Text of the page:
Tags

, , ,

For as long as I’ve known my friend Jasper, he’s been telling me about Goderich.  His wife is the same.  The two of them should be paid by the city as official tourist ambassadors for southern Ontario.  And it isn’t just because they were both Goderich born and raised; I’ve lived in a number of small towns and I direct people to absolutely none of them.  They both genuinely love the town.  They both longed after it while they lived in the GTA.  They both knew that someday, God willing, they would go home for good.

Not too long ago, they got their wish.  Both were able to land jobs in the Goderich area, they found a beautiful, century-and-a-half-old home, fixed it up into the kind of place that makes you sort of hate them because it’s so beautiful, and started calling up friends and family to come for visits.

Of course, Erin, Abby, and I made sure to get out there to see this place that (apocryphally) Queen Victoria called “the prettiest town in Canada.”  You can read about some of those adventures here, here, and here.  I now regret that I didn’t do the rest of the trip justice.  At the time I was too busy to write the next three or four posts about that visit, detailing some of the many Goderich landmarks we saw while we were there (like Culbert’s Bakery, the courthouse in the square, the farmer’s market, and the beach).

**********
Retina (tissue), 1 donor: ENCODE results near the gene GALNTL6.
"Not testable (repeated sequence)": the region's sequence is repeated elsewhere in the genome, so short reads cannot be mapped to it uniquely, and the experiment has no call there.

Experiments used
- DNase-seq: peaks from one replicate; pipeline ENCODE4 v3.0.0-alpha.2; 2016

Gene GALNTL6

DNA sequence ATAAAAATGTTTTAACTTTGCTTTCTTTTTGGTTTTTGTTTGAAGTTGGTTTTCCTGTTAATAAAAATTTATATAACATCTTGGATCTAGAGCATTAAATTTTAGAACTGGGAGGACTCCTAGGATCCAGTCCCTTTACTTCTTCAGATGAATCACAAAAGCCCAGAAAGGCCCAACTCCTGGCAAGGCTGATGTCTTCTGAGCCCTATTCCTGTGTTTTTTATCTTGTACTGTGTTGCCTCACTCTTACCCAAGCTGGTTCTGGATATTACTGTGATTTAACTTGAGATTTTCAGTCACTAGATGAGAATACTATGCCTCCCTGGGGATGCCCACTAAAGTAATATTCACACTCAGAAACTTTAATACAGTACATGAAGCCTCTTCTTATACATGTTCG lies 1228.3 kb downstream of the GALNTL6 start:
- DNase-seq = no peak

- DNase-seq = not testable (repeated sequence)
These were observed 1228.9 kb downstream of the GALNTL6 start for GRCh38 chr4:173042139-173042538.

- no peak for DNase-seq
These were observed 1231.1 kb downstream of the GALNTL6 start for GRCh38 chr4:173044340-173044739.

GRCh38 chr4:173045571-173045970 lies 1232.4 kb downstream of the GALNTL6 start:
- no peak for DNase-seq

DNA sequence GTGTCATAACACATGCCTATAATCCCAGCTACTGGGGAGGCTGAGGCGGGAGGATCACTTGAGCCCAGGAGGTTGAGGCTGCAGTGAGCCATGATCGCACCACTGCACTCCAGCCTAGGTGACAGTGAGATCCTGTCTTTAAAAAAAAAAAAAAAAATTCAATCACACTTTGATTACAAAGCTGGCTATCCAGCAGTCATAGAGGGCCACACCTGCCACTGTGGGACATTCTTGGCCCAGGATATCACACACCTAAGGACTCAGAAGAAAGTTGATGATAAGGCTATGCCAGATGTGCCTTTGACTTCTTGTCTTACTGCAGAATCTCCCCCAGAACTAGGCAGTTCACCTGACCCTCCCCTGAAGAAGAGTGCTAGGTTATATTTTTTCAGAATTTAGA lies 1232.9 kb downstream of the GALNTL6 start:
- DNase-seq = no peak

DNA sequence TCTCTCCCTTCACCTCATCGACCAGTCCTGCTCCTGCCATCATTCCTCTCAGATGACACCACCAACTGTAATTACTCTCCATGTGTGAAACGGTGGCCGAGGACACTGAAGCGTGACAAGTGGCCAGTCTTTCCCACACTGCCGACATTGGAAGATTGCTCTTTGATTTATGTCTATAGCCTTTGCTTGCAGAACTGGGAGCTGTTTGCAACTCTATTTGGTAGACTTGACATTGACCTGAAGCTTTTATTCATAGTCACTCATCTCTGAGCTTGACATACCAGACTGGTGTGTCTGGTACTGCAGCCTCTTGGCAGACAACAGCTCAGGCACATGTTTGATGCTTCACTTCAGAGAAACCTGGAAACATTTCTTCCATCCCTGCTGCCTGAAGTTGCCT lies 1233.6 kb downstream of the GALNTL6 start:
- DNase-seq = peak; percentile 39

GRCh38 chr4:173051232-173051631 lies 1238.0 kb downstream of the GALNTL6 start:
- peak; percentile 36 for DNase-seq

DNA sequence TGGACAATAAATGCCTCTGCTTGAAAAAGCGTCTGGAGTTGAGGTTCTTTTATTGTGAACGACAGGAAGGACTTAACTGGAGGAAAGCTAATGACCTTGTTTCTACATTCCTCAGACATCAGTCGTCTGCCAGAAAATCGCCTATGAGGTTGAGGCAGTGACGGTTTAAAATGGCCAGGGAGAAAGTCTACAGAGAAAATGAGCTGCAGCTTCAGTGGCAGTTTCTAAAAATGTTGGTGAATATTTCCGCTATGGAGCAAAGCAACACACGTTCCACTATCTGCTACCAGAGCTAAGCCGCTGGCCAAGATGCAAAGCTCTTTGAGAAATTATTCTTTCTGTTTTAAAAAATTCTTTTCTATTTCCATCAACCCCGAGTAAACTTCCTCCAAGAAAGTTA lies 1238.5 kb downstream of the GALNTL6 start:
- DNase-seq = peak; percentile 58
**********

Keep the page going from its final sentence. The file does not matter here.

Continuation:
I’m sure that you can see where I am going with this.  If you live in Canada, you’ve seen the pictures of what the town looks like in the wake of the tornado touching down.  You know already how badly they were hit, how devastating the damage has been, how much that pretty little downtown looks like the sight of a bombing run.

I didn’t want to believe it was that bad when we first heard about it.  But the thing that brought it all screaming into perspective to me was Jasper’s first Facebook post after the tornado hit.

It is their town.  They always talked about it that way.  And from the single visit we had there, I think it would be safe to say that just about everyone there sees it that way too.  It isn’t the kind of small town that has every kid desperate to escape the second they can drive.  It is something much better than that.  It is a place full of life and pride and quiet beauty.

That is also the reason why I know that they will rebuild.  Other places might balk at the thought of trying to put everything back together again, but the people of Goderich are better than that; the Jaspers are proof of that.  I don’t think it will be long before we see the town square planted with new trees, the flea market stalls set up on a Sunday morning, the doors to all of the shops propped open to let in the breeze.

Good luck and God bless, Goderich.

Advertisements